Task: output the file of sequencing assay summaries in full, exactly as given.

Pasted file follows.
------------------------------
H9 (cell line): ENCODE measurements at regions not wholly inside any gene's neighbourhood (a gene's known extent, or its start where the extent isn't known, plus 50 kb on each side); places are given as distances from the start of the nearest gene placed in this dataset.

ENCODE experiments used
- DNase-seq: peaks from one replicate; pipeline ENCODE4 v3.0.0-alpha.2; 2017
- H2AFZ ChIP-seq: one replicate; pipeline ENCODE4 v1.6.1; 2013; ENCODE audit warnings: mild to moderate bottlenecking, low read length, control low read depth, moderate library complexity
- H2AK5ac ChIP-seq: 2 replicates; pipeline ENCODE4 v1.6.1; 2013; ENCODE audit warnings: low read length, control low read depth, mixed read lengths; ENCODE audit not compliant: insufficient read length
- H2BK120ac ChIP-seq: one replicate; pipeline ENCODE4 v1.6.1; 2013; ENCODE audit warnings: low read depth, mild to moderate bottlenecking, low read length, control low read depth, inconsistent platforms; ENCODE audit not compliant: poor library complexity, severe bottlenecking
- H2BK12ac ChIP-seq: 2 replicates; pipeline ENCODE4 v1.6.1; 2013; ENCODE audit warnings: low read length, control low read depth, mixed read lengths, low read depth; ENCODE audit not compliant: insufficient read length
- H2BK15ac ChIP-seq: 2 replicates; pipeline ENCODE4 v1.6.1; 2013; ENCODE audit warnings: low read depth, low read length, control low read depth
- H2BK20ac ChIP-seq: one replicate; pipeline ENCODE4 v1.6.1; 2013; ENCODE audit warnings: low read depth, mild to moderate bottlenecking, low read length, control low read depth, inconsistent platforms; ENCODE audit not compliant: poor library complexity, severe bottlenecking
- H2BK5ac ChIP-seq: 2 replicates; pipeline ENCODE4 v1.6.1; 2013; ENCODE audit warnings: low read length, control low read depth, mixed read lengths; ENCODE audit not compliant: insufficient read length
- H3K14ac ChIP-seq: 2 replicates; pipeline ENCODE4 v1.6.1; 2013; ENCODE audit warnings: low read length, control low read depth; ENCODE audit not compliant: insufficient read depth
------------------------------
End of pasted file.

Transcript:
H9 (cell line): ENCODE measurements at regions not wholly inside any gene's neighbourhood (a gene's known extent, or its start where the extent isn't known, plus 50 kb on each side); places are given as distances from the start of the nearest gene placed in this dataset.

ENCODE experiments used
- DNase-seq: peaks from one replicate; pipeline ENCODE4 v3.0.0-alpha.2; 2017
- H2AFZ ChIP-seq: one replicate; pipeline ENCODE4 v1.6.1; 2013; ENCODE audit warnings: mild to moderate bottlenecking, low read length, control low read depth, moderate library complexity
- H2AK5ac ChIP-seq: 2 replicates; pipeline ENCODE4 v1.6.1; 2013; ENCODE audit warnings: low read length, control low read depth, mixed read lengths; ENCODE audit not compliant: insufficient read length
- H2BK120ac ChIP-seq: one replicate; pipeline ENCODE4 v1.6.1; 2013; ENCODE audit warnings: low read depth, mild to moderate bottlenecking, low read length, control low read depth, inconsistent platforms; ENCODE audit not compliant: poor library complexity, severe bottlenecking
- H2BK12ac ChIP-seq: 2 replicates; pipeline ENCODE4 v1.6.1; 2013; ENCODE audit warnings: low read length, control low read depth, mixed read lengths, low read depth; ENCODE audit not compliant: insufficient read length
- H2BK15ac ChIP-seq: 2 replicates; pipeline ENCODE4 v1.6.1; 2013; ENCODE audit warnings: low read depth, low read length, control low read depth
- H2BK20ac ChIP-seq: one replicate; pipeline ENCODE4 v1.6.1; 2013; ENCODE audit warnings: low read depth, mild to moderate bottlenecking, low read length, control low read depth, inconsistent platforms; ENCODE audit not compliant: poor library complexity, severe bottlenecking
- H2BK5ac ChIP-seq: 2 replicates; pipeline ENCODE4 v1.6.1; 2013; ENCODE audit warnings: low read length, control low read depth, mixed read lengths; ENCODE audit not compliant: insufficient read length
- H3K14ac ChIP-seq: 2 replicates; pipeline ENCODE4 v1.6.1; 2013; ENCODE audit warnings: low read length, control low read depth; ENCODE audit not compliant: insufficient read depth